Children of Húrin

Book review

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Like much of the existing Tolkien work outside of The Hobbit and Lord of the Rings (LOTR), the content of Children of Húrin was written long ago and stashed in Tolkien's writing desk for half a century. Parts of the story were published here and there, including in the The Silmarillion, but it wasn't until 2007 that those fragments got assembled into a single, continuous narrative. I recently read Children of Húrin and this is my review of it.

My short review is this: The story is very good. But the storytelling is pretty obtuse. If you're a Tolkien fan, you'll probably enjoy this story for what it reveals about Middle Earth, but you aren't likely to fall in love with any of the characters because you won't feel like you know any of them. Like The Silmarillion, this is Tolkien at his stodgiest. He's relating history instead of a "faery story" like The Hobbit.

From this point, there are some spoilers in my review, so don't read on if you intend to read the book yourself.

The incredible hulk

Back in the 1980s, there was a Incredible Hulk TV show starring Bill Bixby, and it featured an intro designed to get new viewers familiar with the premise in roughly 30 seconds:

Doctor David Banner. Doctor, physician, scientist, searching for a way to tap into the hidden strengths that all humans have. Then an accidental overdose of gamma radiation alters his body chemistry. And now when David Banner grows angry out outraged, a startling metamorphosis occurs. [Cue footage of Lou Ferrigno as Incredible Hulk]

That's basically Children of Húrin. Set in the First Age of Middle Earth, the children of Húrin are cursed upon birth. Húrin goes missing, and his daughter Urwen dies at a young age. Húrin's wife Morwen sends their son Túrin away to go live in Doriath. This begins his life as a wanderer, and a whole series of adventures and quests that includes fighting orcs, joining a band of outlaws, consorting with rogue dwarves, and facing the terrible dragon Glaurung.

The thing is, Túrin has a temper. He's a hot-head, and frankly he's got the skills to back it up. The guy's a hero because he's good at what he does, and what he does is swing a black sword around until it kills a bunch of your enemies. He's exactly the kind of hero I'd have adored as a kid. If you prefer Strider over Aragorn (so to speak) in LOTR, then you're going to love Túrin. He's everything you imagined Strider to be before we met him in LOTR.

Story over telling

The problem with Children of Túrin, for me, is that it's under-written. As with The Silmarillion, the prose is overly grandiose and stilted, using archaic language, and favouring events as they happened over the [fictional] people who made the events happen. There are lots of names in the book, and of them all you mostly know Túrin and maybe Mim (the dwarf from The Silmarillion). I felt like I knew Mim about as well as I knew Túrin, even though there are only a few chapters of Mim compared to a whole book of Túrin.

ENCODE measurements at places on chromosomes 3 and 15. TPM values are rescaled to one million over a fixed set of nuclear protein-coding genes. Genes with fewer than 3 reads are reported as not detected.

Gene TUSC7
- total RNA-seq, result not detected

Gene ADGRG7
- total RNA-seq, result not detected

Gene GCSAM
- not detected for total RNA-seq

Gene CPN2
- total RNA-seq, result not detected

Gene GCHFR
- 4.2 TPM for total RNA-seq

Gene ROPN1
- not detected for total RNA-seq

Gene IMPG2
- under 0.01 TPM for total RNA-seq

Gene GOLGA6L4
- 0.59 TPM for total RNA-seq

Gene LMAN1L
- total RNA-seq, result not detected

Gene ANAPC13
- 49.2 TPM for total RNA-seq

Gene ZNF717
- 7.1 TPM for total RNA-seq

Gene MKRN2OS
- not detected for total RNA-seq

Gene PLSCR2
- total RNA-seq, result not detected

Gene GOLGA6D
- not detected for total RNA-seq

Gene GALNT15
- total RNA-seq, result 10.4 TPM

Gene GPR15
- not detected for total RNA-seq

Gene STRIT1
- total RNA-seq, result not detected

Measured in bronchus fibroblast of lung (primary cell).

I imagine I'll forever be confounded by Tolkien's steady decline from delightfully personal narrator to puffed-up scholarly commentanor. To be fair, Tolkien has rightful claim to use the archaic language he gravitated toward in the end, but I think most readers even 70 years ago would have found his prose dispassionate. I've read stories from the past. Jules Verne and Edgar Rice Burroughs and Marie Corelli and Robert E Howard and even Lovecraft pre-date Tolkien as authors, and their storytelling is vibrant and personable and effective. Tolkien's posthumous volumes are drab by comparison, and it's frustrating to me because the story of Túrin is among Tolkien's best work.

I have to remind myself that posthumous publications of Tolkien's writings are likely not what he'd have published, himself. It's hard to believe, but he wasn't actually a professional author. He wrote this stuff in his spare time, unbelievably. He didn't finish Children of Túrin or The Silmarillion or all the other myriad stories in the entire history of Middle Earth. I like to imagine that if he'd somehow thought to make writing his day job, he'd have had the chance to finish those stories with the same heart and passion he put into The Hobbit and Fellowship.

Teller of tales

I cannot fathom why the one LOTR TV show we'll probably ever get was not Children of Túrin. Túrin is Tolkien's Conan, and his adventures are just as entertaining and often more fantastic (meaning, literally, that they contain more "fantasy" elements). The story is fantastic, the characters feel like they'd be fun to get to know better, and the setting is an earlier version of the Middle Earth that most of us know.

If you're a Tolkien fan, you should read this book. If you're a Tolkien fan who finds Books II to IV of LOTR difficult to get through, then just read the summary on [The One Ring Wiki](Two Towers and Return of the King). It does a good job of hitting all the major points of the story, and it does it efficiently, in plain English, with about as much passion as the book's author did.

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